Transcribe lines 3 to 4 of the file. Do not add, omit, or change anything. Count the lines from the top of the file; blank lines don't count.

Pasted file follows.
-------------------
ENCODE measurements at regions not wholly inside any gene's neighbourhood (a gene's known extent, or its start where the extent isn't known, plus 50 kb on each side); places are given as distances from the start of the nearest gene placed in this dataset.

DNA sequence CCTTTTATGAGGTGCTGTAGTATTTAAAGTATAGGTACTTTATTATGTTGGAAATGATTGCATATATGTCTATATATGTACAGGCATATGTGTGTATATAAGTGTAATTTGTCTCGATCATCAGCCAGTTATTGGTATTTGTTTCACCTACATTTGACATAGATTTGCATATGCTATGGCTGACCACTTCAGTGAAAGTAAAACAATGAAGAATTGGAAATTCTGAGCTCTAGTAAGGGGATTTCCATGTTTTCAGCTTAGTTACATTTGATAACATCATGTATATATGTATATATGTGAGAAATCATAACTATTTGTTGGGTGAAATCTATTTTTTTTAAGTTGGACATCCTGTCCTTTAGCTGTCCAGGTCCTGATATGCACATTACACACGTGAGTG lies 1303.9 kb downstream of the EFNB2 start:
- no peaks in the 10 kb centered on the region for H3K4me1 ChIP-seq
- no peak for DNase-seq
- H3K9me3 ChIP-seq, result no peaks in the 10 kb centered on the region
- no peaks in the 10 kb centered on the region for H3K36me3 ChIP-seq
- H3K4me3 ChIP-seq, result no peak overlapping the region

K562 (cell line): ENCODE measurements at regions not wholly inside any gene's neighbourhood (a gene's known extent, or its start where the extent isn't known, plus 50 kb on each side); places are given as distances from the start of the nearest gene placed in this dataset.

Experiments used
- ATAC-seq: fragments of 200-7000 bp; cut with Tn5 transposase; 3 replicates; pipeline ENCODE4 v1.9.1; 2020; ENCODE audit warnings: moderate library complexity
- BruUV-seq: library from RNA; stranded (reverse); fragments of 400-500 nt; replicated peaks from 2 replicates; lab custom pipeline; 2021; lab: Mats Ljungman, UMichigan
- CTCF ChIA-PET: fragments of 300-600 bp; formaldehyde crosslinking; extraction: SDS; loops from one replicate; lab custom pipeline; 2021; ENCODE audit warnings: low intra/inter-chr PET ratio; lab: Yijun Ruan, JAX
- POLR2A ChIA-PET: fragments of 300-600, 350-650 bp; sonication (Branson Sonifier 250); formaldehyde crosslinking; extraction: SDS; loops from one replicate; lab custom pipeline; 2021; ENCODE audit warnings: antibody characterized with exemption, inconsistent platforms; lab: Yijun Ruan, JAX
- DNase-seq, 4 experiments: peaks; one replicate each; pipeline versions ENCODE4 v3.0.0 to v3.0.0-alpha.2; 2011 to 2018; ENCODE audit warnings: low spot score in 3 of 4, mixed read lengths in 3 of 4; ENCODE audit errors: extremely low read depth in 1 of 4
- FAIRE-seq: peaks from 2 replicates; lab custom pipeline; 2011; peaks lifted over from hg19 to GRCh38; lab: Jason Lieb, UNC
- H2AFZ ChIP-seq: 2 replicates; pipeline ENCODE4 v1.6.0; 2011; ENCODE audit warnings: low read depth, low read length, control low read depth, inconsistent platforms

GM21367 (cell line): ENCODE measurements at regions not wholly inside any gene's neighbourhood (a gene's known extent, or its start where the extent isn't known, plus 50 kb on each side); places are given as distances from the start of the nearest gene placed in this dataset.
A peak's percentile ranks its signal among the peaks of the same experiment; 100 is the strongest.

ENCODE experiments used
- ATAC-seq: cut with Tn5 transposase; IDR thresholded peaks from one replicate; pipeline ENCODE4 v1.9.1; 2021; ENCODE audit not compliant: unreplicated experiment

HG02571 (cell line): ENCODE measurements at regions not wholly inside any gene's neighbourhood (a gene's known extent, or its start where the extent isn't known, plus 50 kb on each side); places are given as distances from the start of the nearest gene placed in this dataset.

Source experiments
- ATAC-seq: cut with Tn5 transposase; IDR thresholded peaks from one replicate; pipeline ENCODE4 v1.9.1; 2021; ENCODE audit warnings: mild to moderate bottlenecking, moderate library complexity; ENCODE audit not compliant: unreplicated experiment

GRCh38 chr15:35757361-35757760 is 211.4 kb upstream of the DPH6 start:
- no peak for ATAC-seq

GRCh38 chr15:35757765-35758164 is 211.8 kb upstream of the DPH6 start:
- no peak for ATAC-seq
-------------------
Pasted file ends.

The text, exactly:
- no peaks in the 10 kb centered on the region for H3K4me1 ChIP-seq
- no peak for DNase-seq